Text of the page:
Risk Free Return or Return Free Risk

Amar Pandit , CFA , CFP

Risk Free Return is such a misused term in Finance and Investing.

Just because it is labelled so, we literally believe that the Returns are Risk Free. However, when the word “Risk” is truly unpacked, the term “Risk Free Return” takes a completely new dimension. My hope is for you to understand this key distinction as this has an outsized impact on your financial life.

When the term “Risk” is used in the context of markets or in Mutual Fund Sahi Hai campaigns, it is looked at predominantly from these 2 lenses:

  • Volatility (Means prices going up and down)
  • Permanent Loss of Capital (PLOC)

Thus, when we hear “Risk Free Return”, what we are really hearing is:

  1. Volatility Free Return
  2. PLOC Free Return.

However, a key and dangerous element of risk is left out conveniently.

We call this monster “Inflation”, and it is clearly the biggest risk every investor faces. Since this is invisible, we tend to ignore it. Additionally, since our brains are wired to just think in terms of absolute numbers (that we invested X and we are getting Y), we price this risk out of the return completely. Price this risk out in simple terms means that we do not factor it in our Risk-Free Return Calculations.

The way I look at it is slightly different. To me, Risk Free Return is NOT Really Risk-Free Return because it just does not factor an increase in our daily living expenses (that is normally referred to as Inflation). While volatility is temporary and short term, and PLOC can be eliminated by diversifying and investing for the long term, inflation is generally permanent.

By the way, general inflation of 4-6 % that is published as Consumer Price Index (CPI) might seem low or high, but have you ever considered Lifestyle Inflation?

Lifestyle Inflation is a completely different number and is often in double digits. It is a function of the lifestyle we lead and is tailor made for every family depending on their lifestyle expenses.

Let me give you a couple of examples. The first one is my favourite example of the Tolls on the Mumbai Pune Expressway.

Look at the Mumbai Pune Expressway Toll inflation in the last 18 months -2 years. I had travelled to Pune sometime in 2019 and the toll I had paid at the main Mumbai –Pune Expressway was Rs.165. In December 2020, when I went again for a day, the toll was Rs.270.

Can you see the jump here?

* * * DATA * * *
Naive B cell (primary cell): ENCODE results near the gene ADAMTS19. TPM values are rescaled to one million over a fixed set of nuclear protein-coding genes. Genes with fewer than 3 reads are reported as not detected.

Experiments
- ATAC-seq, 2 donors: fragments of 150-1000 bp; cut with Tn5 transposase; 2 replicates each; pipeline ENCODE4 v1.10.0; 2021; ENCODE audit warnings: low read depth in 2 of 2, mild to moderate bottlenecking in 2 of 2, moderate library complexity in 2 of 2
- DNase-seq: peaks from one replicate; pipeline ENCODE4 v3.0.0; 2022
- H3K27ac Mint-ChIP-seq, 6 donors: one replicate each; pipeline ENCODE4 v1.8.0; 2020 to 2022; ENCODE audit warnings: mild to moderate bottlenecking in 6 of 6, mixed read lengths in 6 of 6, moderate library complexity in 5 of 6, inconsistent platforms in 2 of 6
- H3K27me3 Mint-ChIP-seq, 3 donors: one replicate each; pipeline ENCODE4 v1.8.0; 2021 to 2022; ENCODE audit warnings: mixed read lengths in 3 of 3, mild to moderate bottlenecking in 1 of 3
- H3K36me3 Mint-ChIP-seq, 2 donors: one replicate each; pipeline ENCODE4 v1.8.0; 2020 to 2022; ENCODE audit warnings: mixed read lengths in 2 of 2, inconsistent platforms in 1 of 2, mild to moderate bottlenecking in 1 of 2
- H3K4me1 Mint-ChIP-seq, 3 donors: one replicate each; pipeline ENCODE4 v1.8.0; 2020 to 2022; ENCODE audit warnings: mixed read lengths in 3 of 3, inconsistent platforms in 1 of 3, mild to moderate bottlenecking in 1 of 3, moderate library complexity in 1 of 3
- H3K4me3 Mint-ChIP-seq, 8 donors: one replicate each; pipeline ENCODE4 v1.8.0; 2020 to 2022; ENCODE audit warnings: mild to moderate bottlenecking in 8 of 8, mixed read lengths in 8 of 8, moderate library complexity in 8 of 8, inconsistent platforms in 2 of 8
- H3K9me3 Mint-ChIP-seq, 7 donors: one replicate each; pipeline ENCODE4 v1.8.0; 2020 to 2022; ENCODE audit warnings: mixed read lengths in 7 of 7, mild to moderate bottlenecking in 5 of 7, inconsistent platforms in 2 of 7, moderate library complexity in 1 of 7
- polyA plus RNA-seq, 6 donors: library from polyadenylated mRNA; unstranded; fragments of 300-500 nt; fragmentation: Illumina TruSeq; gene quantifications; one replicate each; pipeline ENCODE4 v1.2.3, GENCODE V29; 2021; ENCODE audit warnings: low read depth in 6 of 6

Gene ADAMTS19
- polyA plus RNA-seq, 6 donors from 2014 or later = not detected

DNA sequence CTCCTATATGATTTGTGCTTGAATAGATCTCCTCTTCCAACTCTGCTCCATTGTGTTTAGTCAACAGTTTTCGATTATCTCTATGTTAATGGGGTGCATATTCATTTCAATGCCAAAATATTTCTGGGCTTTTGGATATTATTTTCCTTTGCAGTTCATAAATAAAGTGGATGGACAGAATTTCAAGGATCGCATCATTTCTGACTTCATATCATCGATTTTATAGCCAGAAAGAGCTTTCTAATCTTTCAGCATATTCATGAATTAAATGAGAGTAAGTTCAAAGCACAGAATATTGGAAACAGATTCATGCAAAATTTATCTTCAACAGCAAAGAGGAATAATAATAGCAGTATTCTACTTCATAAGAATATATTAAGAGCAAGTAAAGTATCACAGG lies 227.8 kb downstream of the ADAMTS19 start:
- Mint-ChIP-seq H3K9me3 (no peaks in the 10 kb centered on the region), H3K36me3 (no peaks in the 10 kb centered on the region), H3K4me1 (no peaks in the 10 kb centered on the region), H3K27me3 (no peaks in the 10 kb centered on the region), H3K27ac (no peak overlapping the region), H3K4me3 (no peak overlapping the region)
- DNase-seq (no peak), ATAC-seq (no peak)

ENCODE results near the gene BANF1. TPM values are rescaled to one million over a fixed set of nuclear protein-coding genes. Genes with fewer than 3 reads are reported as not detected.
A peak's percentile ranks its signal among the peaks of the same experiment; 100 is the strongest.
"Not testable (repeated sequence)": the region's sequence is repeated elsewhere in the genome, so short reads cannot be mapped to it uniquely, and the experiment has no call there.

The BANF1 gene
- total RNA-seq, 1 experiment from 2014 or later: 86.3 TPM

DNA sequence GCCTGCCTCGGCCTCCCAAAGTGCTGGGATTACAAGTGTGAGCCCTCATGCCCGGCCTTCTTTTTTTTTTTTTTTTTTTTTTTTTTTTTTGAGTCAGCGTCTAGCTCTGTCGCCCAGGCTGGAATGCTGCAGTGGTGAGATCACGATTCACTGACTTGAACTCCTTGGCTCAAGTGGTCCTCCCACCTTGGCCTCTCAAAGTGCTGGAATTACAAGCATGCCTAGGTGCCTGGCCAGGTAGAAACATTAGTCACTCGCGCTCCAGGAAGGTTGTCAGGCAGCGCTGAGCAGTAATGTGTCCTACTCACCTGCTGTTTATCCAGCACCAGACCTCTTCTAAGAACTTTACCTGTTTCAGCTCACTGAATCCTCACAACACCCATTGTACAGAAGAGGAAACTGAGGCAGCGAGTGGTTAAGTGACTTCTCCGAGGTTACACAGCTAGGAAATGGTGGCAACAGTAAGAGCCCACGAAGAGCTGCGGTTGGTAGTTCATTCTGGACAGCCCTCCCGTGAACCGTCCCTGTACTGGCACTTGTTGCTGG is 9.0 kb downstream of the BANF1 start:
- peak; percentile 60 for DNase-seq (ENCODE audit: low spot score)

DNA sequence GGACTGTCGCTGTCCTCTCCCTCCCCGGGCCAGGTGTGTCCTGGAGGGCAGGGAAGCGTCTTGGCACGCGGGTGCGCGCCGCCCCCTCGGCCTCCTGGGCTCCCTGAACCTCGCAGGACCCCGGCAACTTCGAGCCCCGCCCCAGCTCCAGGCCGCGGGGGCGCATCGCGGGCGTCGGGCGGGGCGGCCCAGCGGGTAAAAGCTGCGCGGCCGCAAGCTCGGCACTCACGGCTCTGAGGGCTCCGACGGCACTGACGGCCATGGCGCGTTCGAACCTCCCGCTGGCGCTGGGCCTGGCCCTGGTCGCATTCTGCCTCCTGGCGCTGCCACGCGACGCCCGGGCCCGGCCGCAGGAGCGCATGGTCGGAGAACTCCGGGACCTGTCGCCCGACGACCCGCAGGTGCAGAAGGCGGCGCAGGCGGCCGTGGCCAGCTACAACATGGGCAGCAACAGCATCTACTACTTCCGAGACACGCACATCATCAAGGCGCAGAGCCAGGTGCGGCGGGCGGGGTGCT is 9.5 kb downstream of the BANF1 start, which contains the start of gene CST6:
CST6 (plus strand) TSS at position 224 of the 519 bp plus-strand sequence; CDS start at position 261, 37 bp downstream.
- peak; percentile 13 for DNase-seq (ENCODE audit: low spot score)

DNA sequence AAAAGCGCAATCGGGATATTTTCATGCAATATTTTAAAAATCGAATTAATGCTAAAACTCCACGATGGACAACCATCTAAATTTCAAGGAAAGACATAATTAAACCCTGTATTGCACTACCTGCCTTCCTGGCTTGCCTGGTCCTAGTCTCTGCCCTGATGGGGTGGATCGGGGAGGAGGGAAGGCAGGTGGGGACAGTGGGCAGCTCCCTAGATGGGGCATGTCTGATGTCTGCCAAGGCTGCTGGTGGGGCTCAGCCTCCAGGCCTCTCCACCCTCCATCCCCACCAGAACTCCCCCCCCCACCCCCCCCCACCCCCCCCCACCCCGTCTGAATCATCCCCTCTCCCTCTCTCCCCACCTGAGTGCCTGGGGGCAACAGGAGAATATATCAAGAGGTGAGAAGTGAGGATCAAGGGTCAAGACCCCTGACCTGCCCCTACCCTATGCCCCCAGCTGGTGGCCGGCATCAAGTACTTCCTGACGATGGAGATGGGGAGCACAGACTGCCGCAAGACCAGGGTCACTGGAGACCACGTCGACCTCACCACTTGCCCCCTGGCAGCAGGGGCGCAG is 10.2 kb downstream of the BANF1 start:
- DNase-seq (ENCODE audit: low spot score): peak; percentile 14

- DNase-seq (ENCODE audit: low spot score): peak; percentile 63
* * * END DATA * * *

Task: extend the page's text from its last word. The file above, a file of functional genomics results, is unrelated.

It is 64%. The Toll Inflation in these 2 years was 64% and the best part that is unbelievable is that a sizable jump of this was made in 2020 during COVID-19. Commercial Tolls were up significantly too. While I know that this jump of 64 % has happened after the price of Rs.165 being held steady for a long time, the point is that such jumps have a cascading impact on goods and services in general. At a basic level, I would peg this to be somewhere in the region of 5-8%.

Take a look at Education Inflation. This number is as high as 8-12% per year at a conservative level and in specialized fields can go higher.

Finally let us look at the Dollar Inflation. The price of the dollar versus our rupee. In 2011, one dollar was Rs.46. Today it is Rs.74. The absolute inflation over the decade has been 60% but can we safely assume a base rate of 4-5% Dollar inflation here. Absolutely.

Additionally, this lifestyle inflation impacts every area such as eating out, transportation, medical services, and even something as basic as grocery shopping. I am not even getting into the subject of Asset Price Inflation (which is a different one and will cover in a Future Post).

At a very conservative level, I would peg the Lifestyle Inflation to be at least 8-10%. It will be significantly higher for different lifestyle choices with premium housing, healthcare, education, cars, and international vacations.

Some of the numbers might be open for debate like everything else is but do not waste your time on it even if you are right. The objective in the examples above was to highlight the inflation monster.

One look at the Lifestyle Inflation we all face (the real number that is way beyond the reported CPI number of inflation), you would realize that the Risk-Free Return does an even shoddier job of protecting us.

We end up losing the purchasing power of our money by investing in so-called Risk-Free Products. We end up exposing our money to Lifestyle Inflation Risk in the process of avoiding Short Term Volatility. Risk Free is as Dangerous as the words Free and Guarantee. It is no Wonder that the word Risk Free has embedded in its core, the 2 dangerous words Free and Guarantee.

A wise way to look at Risk Free Return should be as follows: “Volatility Free & Illusionary Capital ProtectionReturn with no Protection against Lifestyle Inflation.

I have taken a shot at a couple of interesting equations:

Risk Free Return = Volatility Free Low Return with Hidden and Loaded Inflation Risk

Or may I say Risk Free Return = “Return Free Risk”

Think about it – Risk Free Return or Return Free Risk

What do you think?

To Be Continued.